By Charley Shaw, Session Daily
Seeing an owl perched in a tree during a stroll through the woods is a thrill for an avid birder.
This winter has brought much excitement in northern Minnesota with record numbers of snowy owls swooping down from Canada. But some bird lovers think some photographers go too far when they lure the birds with food for a close up.
During testimony Tuesday in the House Ways and Means Committee, Department of Natural Resources officials said some photographers place mice in aquariums to draw the owls near.
Rep. Thomas Huntley, D-Duluth, who lives in a region that provides snowy owls with ideal hunting grounds for their prey, said the practice poses traffic safety issues when done close to a road.
“I think it’s fine to take pictures of snowy owls. They’re phenomenally beautiful and they’re large,” Huntley said in an interview. “But at the same time you have to make sure you’re not endangering the birds.”
Huntley’s city is home to Hawk Ridge, where raptors of all sorts fly across as they round the western end of Lake Superior.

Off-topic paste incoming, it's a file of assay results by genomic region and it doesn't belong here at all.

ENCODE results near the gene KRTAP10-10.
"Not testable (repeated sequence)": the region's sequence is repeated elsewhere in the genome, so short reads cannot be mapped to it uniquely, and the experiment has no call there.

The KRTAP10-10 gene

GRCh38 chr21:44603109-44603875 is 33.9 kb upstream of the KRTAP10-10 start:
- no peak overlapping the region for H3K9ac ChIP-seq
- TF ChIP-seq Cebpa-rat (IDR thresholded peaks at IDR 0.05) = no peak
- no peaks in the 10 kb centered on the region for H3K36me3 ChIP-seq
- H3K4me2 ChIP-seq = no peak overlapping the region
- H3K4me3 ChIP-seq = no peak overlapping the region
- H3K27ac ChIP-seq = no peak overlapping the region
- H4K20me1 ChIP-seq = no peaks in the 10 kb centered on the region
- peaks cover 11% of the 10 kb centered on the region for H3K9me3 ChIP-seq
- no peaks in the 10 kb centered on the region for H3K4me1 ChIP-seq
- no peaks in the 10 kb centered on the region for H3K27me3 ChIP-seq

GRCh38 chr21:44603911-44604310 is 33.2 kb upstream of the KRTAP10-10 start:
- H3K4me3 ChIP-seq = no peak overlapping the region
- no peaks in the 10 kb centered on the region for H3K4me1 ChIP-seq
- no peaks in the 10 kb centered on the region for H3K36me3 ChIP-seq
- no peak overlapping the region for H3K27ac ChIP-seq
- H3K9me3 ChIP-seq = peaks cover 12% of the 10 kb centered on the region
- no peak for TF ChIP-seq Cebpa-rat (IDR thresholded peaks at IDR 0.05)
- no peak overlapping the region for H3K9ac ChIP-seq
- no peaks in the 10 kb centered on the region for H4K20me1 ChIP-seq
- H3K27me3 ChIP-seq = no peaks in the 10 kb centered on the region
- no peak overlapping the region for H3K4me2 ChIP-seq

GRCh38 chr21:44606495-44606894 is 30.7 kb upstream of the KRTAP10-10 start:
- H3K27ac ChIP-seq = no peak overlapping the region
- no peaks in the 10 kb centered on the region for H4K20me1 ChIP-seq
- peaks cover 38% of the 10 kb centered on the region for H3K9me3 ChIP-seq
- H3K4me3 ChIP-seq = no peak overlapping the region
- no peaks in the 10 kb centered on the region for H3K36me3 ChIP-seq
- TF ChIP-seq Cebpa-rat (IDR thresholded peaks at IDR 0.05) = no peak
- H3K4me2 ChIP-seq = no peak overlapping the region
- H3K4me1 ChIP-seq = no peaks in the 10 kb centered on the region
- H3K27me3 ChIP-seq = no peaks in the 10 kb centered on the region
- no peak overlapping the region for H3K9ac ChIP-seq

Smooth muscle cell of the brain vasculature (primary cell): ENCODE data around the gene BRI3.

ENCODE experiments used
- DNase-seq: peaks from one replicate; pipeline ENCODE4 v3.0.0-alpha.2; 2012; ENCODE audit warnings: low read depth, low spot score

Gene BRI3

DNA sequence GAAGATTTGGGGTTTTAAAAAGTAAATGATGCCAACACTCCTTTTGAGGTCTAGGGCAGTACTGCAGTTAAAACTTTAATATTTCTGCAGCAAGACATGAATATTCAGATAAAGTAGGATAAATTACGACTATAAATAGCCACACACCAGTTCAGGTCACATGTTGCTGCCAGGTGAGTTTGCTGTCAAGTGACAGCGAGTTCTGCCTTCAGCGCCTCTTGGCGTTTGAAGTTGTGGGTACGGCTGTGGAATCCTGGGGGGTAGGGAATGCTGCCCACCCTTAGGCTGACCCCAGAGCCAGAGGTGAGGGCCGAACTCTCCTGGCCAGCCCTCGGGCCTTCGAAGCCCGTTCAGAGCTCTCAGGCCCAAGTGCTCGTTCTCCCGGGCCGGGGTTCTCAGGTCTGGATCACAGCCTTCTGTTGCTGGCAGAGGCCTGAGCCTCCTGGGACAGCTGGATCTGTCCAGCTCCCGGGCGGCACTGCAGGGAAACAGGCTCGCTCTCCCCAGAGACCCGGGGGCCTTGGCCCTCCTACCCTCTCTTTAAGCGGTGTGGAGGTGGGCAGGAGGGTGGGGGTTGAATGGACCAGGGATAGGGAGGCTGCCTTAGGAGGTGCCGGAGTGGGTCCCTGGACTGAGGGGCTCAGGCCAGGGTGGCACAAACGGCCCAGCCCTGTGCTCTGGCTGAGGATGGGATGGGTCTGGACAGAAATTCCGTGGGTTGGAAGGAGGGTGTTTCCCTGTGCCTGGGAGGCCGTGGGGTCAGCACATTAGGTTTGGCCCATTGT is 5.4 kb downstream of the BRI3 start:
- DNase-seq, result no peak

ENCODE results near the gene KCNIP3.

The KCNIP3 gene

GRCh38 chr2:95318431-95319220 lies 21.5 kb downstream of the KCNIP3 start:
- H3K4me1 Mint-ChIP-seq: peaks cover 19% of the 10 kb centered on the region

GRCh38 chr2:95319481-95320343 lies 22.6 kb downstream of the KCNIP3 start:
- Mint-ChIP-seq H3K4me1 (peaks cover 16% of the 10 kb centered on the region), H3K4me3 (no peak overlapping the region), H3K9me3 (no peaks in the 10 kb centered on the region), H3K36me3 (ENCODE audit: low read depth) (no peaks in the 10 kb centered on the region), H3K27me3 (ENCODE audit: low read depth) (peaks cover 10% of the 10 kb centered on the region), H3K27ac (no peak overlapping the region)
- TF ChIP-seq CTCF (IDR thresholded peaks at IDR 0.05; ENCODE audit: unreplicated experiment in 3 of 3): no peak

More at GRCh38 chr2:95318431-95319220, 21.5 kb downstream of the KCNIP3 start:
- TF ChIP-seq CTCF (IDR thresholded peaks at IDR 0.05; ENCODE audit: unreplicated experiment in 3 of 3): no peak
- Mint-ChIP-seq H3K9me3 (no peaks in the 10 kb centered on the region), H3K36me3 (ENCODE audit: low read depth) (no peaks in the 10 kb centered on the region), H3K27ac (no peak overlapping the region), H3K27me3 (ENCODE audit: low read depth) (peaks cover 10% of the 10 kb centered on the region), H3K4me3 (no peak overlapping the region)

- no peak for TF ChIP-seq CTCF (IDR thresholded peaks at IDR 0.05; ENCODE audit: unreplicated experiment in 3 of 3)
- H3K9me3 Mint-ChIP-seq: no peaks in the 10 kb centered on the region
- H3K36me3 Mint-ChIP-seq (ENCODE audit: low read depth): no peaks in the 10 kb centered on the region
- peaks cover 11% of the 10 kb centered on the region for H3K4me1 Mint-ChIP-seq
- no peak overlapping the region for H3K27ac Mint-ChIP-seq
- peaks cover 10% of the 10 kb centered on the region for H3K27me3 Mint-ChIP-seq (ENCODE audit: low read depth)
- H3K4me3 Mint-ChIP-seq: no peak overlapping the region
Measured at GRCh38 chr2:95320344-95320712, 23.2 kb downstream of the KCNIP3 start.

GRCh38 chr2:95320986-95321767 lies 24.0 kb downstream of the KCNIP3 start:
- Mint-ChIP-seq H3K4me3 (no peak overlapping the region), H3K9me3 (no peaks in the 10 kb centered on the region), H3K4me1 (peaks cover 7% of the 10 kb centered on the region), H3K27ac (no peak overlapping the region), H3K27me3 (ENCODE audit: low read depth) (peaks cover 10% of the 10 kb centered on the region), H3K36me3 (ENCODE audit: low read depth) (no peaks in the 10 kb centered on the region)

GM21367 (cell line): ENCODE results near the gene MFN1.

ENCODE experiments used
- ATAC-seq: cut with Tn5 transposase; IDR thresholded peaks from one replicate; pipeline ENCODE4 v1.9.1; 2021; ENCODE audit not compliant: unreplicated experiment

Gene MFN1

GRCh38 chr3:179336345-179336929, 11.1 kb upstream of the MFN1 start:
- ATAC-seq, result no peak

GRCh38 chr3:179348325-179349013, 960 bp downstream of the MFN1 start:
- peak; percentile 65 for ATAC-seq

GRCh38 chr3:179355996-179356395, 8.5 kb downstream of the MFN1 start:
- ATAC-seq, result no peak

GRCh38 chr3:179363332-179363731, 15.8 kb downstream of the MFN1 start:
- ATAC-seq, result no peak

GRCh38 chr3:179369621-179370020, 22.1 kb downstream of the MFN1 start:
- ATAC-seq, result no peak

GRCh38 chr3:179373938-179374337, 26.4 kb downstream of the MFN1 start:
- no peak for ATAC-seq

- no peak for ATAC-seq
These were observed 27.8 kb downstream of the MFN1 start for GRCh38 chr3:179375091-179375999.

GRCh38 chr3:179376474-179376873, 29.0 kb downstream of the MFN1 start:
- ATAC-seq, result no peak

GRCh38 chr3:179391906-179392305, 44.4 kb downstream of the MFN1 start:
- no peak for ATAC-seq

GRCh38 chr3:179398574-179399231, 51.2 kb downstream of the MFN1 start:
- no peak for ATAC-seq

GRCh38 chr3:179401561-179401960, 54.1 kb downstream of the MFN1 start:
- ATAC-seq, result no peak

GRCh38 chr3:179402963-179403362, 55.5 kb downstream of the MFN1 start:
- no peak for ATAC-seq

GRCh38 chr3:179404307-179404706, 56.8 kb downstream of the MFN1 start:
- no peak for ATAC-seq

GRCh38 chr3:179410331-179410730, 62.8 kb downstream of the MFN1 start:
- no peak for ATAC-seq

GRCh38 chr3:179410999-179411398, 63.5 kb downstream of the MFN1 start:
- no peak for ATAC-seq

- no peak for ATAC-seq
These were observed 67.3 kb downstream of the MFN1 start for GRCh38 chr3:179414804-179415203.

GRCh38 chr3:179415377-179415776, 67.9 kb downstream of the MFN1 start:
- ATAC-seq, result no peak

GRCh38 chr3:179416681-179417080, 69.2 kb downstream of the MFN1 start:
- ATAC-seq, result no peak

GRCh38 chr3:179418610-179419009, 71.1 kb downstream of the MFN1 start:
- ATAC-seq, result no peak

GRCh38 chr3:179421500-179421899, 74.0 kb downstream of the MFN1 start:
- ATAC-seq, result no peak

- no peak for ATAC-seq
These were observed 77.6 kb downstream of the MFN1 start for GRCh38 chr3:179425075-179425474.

The committee accepted Huntley’s amendment to the omnibus game and fish bill, which would make luring and feeding owls a petty misdemeanor. The committee approved the bill and sent it to the full House.
The bill would apply to people who “purposefully attract a wild owl” in an attempt to cause it to move from one place to another. People conducting research under a state or federal permit would be exempt. People who rescue an ill or injured owl would also be in the clear.
There likely will be changes to the owl language, however, before it’s done migrating through the House. Huntley said the bill might be changed to limit luring to safe places rather than banning it altogether.
Rep. Denny McNamara, R-Hastings, raised concerns during the hearing that people who attempt to feed another animal through legal means may get penalized if an owl turns up.
“I don’t think you can say intentionally just snowy owl,” McNamara said. “You could be putting the rodent there to lure in a coyote.”
In support of the bill, Rodmen Smith, assistant director of the DNR’s enforcement division, said the legislation is specific to owls and conservation officers will be able to detect when people are violating the law.
“It’s going to be fairly tough to say a mouse in an aquarium is trying to lure a coyote,” Smith said.
Rep. David Dill, D-Crane Lake, the sponsor of the game and fish bill, said a compromise amendment could be offered on the House floor.
Shaw writes for the nonpartisan Session Daily (www.house.leg.state.mn.us/sessiondaily) in the Minnesota House Public Information Office.